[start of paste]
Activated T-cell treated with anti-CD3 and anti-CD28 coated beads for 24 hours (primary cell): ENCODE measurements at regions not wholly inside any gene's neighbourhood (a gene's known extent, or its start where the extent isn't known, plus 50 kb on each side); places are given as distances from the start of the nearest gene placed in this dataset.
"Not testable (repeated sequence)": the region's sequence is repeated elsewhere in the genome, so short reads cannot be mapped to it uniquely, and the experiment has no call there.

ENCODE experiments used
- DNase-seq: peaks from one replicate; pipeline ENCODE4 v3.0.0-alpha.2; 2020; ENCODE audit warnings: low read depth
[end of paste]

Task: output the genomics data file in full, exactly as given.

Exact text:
Activated T-cell treated with anti-CD3 and anti-CD28 coated beads for 24 hours (primary cell): ENCODE measurements at regions not wholly inside any gene's neighbourhood (a gene's known extent, or its start where the extent isn't known, plus 50 kb on each side); places are given as distances from the start of the nearest gene placed in this dataset.
"Not testable (repeated sequence)": the region's sequence is repeated elsewhere in the genome, so short reads cannot be mapped to it uniquely, and the experiment has no call there.

ENCODE experiments used
- DNase-seq: peaks from one replicate; pipeline ENCODE4 v3.0.0-alpha.2; 2020; ENCODE audit warnings: low read depth